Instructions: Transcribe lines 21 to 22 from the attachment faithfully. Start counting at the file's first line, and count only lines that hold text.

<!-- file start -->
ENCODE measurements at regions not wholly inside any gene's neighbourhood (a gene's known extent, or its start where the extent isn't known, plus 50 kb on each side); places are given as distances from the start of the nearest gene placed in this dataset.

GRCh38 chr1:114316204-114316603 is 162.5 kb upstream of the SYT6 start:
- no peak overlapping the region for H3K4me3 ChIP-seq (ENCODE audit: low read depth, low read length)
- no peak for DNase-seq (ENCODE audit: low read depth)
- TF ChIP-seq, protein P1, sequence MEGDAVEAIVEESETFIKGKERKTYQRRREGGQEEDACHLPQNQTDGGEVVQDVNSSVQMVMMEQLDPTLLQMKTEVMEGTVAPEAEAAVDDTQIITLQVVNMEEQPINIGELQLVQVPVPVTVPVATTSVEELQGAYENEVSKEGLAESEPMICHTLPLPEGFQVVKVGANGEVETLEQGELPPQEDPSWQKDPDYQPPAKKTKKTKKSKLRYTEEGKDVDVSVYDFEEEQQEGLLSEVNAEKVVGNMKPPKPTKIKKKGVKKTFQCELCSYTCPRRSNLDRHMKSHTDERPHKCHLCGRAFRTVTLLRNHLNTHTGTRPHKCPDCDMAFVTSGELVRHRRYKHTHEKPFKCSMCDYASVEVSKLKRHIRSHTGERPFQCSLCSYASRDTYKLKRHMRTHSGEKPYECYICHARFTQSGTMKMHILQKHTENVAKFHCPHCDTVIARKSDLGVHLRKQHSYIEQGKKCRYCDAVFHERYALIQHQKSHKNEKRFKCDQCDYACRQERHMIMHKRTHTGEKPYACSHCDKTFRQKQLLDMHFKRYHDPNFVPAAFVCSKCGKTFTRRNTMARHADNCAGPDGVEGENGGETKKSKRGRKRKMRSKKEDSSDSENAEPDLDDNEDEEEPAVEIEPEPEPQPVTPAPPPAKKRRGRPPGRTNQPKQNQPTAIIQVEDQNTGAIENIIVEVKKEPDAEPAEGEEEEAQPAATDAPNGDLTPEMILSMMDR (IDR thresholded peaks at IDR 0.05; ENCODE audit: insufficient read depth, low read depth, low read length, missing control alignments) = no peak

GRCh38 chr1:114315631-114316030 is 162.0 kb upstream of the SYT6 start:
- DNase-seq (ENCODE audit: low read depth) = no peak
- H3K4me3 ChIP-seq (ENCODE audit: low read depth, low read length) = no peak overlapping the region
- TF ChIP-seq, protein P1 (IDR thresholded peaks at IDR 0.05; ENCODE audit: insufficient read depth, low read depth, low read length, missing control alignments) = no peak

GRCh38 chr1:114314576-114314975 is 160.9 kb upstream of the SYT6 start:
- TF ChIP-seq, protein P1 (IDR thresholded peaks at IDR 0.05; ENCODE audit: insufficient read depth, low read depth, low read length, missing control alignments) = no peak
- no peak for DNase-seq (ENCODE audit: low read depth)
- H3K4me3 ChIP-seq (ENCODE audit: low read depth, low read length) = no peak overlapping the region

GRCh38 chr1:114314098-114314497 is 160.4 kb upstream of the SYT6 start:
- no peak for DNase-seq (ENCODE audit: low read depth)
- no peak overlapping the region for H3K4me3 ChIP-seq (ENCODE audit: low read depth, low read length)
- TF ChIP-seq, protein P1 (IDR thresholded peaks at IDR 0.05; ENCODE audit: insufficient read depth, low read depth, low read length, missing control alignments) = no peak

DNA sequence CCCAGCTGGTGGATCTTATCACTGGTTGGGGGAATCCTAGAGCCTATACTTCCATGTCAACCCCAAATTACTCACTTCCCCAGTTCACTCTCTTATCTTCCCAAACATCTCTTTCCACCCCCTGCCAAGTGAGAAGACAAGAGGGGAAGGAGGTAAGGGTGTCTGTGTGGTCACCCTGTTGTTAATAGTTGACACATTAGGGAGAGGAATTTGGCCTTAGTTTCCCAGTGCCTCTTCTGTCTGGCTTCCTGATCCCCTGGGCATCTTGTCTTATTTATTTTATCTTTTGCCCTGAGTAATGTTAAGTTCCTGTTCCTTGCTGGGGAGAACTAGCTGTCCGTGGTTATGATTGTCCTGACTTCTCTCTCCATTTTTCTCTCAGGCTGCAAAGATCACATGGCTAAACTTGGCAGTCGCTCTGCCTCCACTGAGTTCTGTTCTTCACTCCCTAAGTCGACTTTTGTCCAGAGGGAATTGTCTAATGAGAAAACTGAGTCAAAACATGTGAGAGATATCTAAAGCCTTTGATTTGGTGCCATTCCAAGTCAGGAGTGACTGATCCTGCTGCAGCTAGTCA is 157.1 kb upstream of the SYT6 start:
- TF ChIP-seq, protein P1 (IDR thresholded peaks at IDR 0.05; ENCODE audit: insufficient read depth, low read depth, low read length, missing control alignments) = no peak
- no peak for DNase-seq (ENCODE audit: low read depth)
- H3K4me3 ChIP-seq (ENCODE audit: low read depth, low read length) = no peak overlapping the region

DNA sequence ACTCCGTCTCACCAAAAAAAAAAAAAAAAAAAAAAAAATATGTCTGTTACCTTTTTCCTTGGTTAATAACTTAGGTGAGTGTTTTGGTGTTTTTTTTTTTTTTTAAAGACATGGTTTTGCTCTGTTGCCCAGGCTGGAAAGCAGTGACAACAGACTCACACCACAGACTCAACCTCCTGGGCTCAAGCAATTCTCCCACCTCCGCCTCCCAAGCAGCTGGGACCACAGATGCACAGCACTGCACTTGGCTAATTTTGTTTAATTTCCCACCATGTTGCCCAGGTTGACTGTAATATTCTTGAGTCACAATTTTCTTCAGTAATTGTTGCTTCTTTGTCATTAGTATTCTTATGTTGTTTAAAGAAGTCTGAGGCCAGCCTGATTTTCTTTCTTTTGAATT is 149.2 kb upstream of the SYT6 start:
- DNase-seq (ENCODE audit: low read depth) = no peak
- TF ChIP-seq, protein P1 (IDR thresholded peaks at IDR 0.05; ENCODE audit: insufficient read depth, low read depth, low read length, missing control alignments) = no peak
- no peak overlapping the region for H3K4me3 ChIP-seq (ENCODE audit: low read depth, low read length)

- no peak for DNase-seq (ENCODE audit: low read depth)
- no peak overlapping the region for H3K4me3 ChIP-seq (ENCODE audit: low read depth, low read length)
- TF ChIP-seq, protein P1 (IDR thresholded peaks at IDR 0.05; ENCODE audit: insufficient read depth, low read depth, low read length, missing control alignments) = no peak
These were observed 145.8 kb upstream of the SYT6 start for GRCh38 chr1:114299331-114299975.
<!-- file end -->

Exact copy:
- H3K4me3 ChIP-seq (ENCODE audit: low read depth, low read length) = no peak overlapping the region

DNA sequence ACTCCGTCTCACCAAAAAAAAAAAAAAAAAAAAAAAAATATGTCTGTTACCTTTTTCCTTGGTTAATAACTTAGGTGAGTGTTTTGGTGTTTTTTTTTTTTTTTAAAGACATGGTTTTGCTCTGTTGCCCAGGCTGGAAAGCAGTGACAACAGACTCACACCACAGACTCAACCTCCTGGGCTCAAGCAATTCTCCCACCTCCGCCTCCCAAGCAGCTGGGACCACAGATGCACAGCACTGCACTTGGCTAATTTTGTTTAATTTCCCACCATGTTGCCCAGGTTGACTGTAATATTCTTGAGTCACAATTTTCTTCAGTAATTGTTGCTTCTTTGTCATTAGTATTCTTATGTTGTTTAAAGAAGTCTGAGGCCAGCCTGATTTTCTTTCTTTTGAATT is 149.2 kb upstream of the SYT6 start: